Feeds:
Posts
Comments

Posts Tagged ‘Ken Levine’

“Protagonists have to be active, they’re making their own fate all the time.”
Screenwriter Robin Swicord (Little Women)

“David Mamet says the one question an audience asks is WHAT’S NEXT? I agree. Let each scene drive the story forward. Make sure each moment is vital no matter what page it’s on.”
Ken Levin (M*A*S*H, Cheers, Fraiser)
Post on his blog The World As Seen By A TV Comedy Writer

“I think of [story beats] more in terms of one scene pushing the next scene into existence. And within a scene there will be certain beats because there’s a kind of progress that happens in every scene. And I think everybody who knows much about drama understands that the character is starting here, certain revelations or actions take place in the scene and you’re in a different place at the end of that scene. And what happens in that scene then makes the other scene happen. And so there’s this kind of because, because, because, that runs all the way through dramatic writing.  And so I don’t create schematics the way so many screenwriting books have done. I don’t think there’s anything magical about a certain page number, but I do know that the story happens in three large sweeps. The three act structure is not that artificial. Some people break it down into five— I think that’s quite legitimate, because act two is very long, so that can be broken down into whatever size you want. But generally speaking there is a progress toward and that is what makes dramatic writing dynamic.”
Oscar-nominated screenwriter Robin Swicord
The Dialogue Interview: Learning from the Masters interview with Jay Fernandez  (Part 2)—at the 14:25 point of the above clip.

Related Posts:
DAVID MAMET’S BOLD MEMO?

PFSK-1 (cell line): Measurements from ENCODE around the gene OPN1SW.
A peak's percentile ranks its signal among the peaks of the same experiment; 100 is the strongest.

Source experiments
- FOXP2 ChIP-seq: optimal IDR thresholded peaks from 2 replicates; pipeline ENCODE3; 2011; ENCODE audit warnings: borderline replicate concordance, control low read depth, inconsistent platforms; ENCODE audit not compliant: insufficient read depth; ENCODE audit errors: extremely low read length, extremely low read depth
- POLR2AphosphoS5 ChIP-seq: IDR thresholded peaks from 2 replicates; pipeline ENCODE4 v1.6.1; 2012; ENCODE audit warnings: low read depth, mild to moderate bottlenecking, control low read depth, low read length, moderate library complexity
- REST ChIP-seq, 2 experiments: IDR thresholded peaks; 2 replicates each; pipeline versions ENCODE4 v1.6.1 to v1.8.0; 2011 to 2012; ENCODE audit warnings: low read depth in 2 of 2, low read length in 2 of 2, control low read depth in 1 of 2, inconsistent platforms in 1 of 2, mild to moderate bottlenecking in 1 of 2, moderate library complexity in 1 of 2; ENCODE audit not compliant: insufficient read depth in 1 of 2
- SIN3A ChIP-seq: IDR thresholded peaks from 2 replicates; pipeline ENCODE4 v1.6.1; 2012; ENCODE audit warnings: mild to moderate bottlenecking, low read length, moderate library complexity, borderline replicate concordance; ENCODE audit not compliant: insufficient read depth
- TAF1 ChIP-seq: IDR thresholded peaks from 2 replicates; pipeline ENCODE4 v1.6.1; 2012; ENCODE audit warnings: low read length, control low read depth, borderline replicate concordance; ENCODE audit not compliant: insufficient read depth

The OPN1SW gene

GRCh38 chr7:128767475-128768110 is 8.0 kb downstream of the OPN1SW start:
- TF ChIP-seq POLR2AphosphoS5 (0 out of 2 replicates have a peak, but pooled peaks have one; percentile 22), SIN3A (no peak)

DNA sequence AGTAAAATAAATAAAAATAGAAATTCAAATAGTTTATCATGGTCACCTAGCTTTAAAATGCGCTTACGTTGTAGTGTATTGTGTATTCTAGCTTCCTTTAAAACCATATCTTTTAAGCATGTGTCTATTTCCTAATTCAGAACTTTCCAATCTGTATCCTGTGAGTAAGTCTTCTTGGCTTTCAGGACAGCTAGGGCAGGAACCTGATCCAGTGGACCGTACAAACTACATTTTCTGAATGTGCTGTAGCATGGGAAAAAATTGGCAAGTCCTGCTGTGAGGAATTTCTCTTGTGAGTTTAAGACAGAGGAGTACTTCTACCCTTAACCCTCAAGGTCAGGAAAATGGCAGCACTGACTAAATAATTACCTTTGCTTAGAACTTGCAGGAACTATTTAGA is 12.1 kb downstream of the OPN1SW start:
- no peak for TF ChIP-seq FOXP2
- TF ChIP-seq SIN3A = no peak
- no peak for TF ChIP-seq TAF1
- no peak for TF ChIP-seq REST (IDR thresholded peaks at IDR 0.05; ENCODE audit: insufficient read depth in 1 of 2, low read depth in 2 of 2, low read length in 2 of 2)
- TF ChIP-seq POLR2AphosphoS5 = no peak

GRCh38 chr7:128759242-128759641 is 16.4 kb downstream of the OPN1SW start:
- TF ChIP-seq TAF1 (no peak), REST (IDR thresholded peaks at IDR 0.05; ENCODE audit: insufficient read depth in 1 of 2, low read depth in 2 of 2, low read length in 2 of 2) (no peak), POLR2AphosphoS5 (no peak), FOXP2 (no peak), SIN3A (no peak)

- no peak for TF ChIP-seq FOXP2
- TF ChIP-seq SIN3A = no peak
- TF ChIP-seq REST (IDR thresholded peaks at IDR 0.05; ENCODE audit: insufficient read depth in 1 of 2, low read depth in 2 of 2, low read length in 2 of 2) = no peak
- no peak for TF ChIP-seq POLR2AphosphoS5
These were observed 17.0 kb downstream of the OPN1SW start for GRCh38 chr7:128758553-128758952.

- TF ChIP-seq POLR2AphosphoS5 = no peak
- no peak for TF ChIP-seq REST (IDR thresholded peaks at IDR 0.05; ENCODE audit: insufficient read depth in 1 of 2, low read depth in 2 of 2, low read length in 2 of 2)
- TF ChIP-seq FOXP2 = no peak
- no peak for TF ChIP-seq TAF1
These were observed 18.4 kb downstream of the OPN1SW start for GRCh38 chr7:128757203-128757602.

Screenwriting Quote #94 (David Mamet) “Each scene must end so that the hero is thwarted in pursuit of his goal—so that he, as discussed elsewhere, is focused to go on to the next scene to get what he wants.”

Scott W. Smith

 

Read Full Post »

Two months ago the official blog of TomCruise.com had a post called Guide for Aspiring Screenwriters Part 1: Story Matters Most When Writing a Screenplay! and I was pleased that one of the two screenwriting blogs that was mentioned was Screenwriting from Iowa…and Other Unlikely Places.

Now a post called 60 Best Blogs for Aspiring Screenwriters has listed Screenwriting from Iowa #7 saying, “Scott W. Smith philosophically peers into screenwriting and the creative process that goes into the craft.” Thanks for the shout out.

The saying goes that a number without a context is meaningless, but when I look at some of the blogs listed on there I am honored to be in such good company. The list  appears to have some kind of connection to the University of Phoenix and Kaplan University. But whoever came up with the list really did their homework.

Scott Myers’ blog Go Into The Story is well deserving in the top slot as is Big Fish screenwriter John August’s blog at #2. Ken Levine who wrote on the TV show Mash has his blog listed at #5 so I have no problem at all coming in at #7. (And just for the record, as far as I can tell, none of the other blogs have won an Emmy.)

As I wrap up the third year of this blog (and the second year of daily posts) it’s been a thrill to get some recognition. And it will also give me some added inspiration to get the content into book form.

On Sunday, I’ll be giving an introduction to the 1939 John Ford classic Stagecoach as part of the 100th celebration of the Oster-Regent Theater here in Cedar Falls. I look forward to that because it’s kind of encapsulates what this blog is all about. Not only does the film star John Wayne who was born here in Iowa (Winterset) but the script was written by Dudley Nichols* who was born in Wapakoneta, Ohio. How many could find either of those places without Mapquest or Google Maps?